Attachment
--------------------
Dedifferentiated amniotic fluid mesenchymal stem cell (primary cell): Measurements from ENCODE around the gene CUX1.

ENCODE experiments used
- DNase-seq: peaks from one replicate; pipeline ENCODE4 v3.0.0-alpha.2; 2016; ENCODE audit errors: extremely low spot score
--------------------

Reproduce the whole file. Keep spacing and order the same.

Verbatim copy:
Dedifferentiated amniotic fluid mesenchymal stem cell (primary cell): Measurements from ENCODE around the gene CUX1.

ENCODE experiments used
- DNase-seq: peaks from one replicate; pipeline ENCODE4 v3.0.0-alpha.2; 2016; ENCODE audit errors: extremely low spot score